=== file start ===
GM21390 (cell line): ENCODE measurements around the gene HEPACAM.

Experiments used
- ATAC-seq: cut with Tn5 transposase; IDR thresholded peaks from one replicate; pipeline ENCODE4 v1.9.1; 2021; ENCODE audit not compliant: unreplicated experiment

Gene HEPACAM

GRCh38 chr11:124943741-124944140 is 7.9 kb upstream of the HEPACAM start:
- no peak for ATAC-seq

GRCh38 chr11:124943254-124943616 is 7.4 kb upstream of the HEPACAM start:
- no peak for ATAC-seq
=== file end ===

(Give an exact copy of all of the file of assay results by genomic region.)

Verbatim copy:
GM21390 (cell line): ENCODE measurements around the gene HEPACAM.

Experiments used
- ATAC-seq: cut with Tn5 transposase; IDR thresholded peaks from one replicate; pipeline ENCODE4 v1.9.1; 2021; ENCODE audit not compliant: unreplicated experiment

Gene HEPACAM

GRCh38 chr11:124943741-124944140 is 7.9 kb upstream of the HEPACAM start:
- no peak for ATAC-seq

GRCh38 chr11:124943254-124943616 is 7.4 kb upstream of the HEPACAM start:
- no peak for ATAC-seq